For a small mouse, the Logitech Anywhere Mouse MX has very big shoes to fill if it hopes to improve on and effectively replace the well-liked Logitech VX Nano. The good news is that it doesn't disappoint!
For starters, the handy Forward/Back buttons for web browsing have been moved to a more classic, and ultimately preferable position on the side of the mouse. The buttons therefore fall perfectly under your right thumb.
The scroll wheel hasn't changed a bit, which is great news, since we can't get enough of Logitech's adjustable scroll wheels! The ratcheted mode is great for precision control in certain games, for example, as you can feel when your switching between certain modes and options. The free-wheeling mode is handy for sweeping scrolling when surfing the web. Again, we're pleased to see that the scroll wheel can still be moved from left to right, a feature that's unfortunately still very rarely seen in rival manufacturers' mice.
The sensor is a little better than the one used in the VX Nano. The change in sensor technology only brings limited improvements, however, as laser and Darkfield sensors are closely related. In fact, the only real advantage (if you can call it that) is that you can now use the mouse on glass. The most important change in the sensor is its boosted sensitivity of 1000 dpi instead of 800 dpi in the VX Nano. That makes the Anywhere Mouse MX a little faster, and is a logical update with screen resolution constantly on the rise.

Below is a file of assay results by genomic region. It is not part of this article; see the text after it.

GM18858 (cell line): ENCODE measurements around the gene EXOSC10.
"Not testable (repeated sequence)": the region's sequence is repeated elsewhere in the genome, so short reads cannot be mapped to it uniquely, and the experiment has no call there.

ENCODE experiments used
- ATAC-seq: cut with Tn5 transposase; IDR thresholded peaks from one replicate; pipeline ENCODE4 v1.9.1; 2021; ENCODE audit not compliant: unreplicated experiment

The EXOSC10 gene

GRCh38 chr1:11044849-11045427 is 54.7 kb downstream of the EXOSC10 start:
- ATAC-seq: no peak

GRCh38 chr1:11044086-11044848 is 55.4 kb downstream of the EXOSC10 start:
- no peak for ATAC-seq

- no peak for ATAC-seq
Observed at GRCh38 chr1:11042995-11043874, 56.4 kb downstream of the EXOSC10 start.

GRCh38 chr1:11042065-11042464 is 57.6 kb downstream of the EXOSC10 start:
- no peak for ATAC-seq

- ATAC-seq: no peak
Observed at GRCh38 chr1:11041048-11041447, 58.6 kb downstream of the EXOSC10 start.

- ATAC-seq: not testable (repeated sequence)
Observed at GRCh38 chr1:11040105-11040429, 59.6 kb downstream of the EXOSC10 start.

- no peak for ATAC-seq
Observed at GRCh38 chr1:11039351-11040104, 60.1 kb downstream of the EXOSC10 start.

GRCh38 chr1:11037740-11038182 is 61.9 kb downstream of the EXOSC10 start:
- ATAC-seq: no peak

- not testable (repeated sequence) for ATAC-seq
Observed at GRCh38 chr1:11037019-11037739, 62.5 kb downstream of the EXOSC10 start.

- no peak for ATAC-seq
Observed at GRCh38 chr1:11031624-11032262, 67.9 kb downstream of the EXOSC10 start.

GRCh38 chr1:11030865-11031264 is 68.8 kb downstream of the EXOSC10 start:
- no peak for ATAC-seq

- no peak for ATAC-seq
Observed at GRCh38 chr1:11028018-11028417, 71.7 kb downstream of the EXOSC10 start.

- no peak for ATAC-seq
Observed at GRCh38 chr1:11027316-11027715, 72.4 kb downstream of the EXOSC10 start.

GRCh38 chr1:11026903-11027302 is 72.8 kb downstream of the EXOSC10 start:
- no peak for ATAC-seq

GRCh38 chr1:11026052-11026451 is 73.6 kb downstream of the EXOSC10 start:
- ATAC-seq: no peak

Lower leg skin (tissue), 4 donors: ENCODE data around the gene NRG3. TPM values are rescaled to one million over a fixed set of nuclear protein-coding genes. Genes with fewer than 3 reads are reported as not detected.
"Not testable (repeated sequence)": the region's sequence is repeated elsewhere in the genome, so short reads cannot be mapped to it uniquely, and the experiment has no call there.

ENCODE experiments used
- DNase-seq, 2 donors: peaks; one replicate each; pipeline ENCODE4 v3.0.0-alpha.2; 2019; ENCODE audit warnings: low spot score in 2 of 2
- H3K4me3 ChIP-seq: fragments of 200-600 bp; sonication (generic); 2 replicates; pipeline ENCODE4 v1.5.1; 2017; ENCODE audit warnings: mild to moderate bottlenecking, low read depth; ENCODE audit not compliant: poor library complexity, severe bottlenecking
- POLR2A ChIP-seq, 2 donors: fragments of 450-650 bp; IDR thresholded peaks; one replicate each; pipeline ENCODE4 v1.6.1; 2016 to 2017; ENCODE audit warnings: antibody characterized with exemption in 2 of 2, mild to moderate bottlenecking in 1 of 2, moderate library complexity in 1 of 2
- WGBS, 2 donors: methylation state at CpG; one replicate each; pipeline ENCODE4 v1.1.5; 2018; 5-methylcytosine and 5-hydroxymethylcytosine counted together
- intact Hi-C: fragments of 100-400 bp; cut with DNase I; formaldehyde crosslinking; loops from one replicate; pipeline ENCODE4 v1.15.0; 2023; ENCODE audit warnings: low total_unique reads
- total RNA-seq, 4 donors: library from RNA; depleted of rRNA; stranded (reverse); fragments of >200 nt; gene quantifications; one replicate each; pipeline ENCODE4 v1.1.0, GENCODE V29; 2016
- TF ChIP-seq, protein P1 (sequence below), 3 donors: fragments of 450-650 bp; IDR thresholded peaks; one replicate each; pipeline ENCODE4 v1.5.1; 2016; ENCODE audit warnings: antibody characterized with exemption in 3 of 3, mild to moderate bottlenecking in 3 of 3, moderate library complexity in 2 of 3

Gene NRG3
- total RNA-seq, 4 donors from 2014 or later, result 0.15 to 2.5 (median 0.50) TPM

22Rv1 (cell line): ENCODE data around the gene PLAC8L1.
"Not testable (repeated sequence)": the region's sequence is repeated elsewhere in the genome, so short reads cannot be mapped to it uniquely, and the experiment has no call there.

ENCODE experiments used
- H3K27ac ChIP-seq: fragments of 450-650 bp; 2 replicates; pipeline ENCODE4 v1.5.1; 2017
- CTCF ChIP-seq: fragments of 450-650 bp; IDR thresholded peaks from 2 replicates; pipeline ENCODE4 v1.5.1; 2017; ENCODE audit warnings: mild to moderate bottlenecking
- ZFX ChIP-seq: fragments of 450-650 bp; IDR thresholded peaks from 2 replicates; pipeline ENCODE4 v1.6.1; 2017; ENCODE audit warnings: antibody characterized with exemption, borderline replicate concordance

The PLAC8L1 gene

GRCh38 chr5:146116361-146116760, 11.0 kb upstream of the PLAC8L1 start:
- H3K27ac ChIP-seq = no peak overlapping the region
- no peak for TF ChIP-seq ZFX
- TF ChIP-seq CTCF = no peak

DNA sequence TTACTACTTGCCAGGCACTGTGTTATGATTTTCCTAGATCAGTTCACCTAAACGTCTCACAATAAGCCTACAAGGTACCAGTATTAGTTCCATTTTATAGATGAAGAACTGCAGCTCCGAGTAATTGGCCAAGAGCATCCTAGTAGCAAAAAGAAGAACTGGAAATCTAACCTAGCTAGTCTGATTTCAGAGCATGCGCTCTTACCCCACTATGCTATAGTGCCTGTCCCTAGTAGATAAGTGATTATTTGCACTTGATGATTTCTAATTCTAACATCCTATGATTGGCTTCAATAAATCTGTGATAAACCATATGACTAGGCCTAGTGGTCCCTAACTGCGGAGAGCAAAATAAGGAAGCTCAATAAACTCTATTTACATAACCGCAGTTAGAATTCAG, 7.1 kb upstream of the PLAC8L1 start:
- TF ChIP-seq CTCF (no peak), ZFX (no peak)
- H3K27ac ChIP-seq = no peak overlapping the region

G500). We, however, would love to see a product that brings us the best of both worlds. Ideally, we'd have liked to see a 3000 dpi sensor in the Anywhere Mouse rather than a standard 1000 dpi sensor, and with the ability to change the sensitivity to suit different activities. We would also have liked to see a polling rate of at least 500 Hz instead of 125 Hz, which would make the mouse more precise. Plus, rechargeable batteries and a removable charging cable would have been more practical than the two standard alkaline AAAs supplied with the Anywhere Mouse MX. In the end, it's all about trade-offs though, as the mouse of our dreams certainly wouldn't come with the same attractive price tag as the Anywhere Mouse MX!
While we're waiting for Logitech to develop this hypothetically perfect mouse, the Anywhere Mouse MX is a good option that does its job perfectly well. It's compact, comfortable to use, nicely designed and has a good-quality build and finish. The travel pouch supplied is a nice touch too (see top picture).
Razer Orochi, though, which has a better-quality laser sensor (more suitable for gaming) and one of our beloved removable charging cables but no Bluetooth adapter (Razer assumes your computer will already have Bluetooth).